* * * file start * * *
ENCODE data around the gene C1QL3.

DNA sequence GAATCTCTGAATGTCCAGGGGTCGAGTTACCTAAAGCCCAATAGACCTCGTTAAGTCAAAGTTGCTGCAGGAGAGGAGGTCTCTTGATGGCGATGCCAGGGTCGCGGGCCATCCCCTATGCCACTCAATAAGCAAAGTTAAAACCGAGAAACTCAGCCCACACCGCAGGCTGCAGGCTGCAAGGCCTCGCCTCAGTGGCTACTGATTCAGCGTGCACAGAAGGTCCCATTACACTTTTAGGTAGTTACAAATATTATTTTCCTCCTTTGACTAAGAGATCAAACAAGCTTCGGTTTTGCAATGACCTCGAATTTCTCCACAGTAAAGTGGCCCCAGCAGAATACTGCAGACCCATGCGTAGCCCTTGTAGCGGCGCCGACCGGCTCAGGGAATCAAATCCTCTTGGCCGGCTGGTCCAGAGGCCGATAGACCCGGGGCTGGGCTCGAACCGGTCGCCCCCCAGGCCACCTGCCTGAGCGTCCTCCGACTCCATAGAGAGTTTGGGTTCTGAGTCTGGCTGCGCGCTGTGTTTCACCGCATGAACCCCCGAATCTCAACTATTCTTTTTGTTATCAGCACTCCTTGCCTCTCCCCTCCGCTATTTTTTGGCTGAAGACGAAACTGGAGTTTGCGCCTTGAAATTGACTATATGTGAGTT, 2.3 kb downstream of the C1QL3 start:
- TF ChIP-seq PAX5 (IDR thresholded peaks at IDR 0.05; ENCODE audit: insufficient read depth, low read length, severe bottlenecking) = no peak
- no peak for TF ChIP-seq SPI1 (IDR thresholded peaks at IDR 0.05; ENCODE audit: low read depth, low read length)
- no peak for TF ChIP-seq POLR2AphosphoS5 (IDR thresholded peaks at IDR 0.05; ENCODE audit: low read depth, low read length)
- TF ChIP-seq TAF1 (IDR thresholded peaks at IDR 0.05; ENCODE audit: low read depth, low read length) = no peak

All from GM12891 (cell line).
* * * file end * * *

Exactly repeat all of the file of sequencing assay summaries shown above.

ENCODE data around the gene C1QL3.

DNA sequence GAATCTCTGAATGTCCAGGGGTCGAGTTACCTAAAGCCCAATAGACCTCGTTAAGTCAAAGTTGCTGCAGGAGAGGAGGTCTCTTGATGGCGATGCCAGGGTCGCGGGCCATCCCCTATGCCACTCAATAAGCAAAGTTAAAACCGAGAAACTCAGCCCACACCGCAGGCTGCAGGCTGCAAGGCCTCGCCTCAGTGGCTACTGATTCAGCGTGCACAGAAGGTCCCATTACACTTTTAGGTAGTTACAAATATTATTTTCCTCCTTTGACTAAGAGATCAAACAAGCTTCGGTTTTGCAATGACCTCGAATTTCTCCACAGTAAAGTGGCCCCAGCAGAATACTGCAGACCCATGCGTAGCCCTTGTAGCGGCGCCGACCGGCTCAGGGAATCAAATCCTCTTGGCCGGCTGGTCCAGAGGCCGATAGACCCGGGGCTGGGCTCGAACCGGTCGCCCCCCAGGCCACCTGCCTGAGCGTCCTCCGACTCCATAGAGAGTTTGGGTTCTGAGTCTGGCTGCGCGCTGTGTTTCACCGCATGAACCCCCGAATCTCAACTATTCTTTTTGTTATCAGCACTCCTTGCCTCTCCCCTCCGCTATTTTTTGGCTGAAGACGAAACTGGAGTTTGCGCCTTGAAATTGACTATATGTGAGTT, 2.3 kb downstream of the C1QL3 start:
- TF ChIP-seq PAX5 (IDR thresholded peaks at IDR 0.05; ENCODE audit: insufficient read depth, low read length, severe bottlenecking) = no peak
- no peak for TF ChIP-seq SPI1 (IDR thresholded peaks at IDR 0.05; ENCODE audit: low read depth, low read length)
- no peak for TF ChIP-seq POLR2AphosphoS5 (IDR thresholded peaks at IDR 0.05; ENCODE audit: low read depth, low read length)
- TF ChIP-seq TAF1 (IDR thresholded peaks at IDR 0.05; ENCODE audit: low read depth, low read length) = no peak

All from GM12891 (cell line).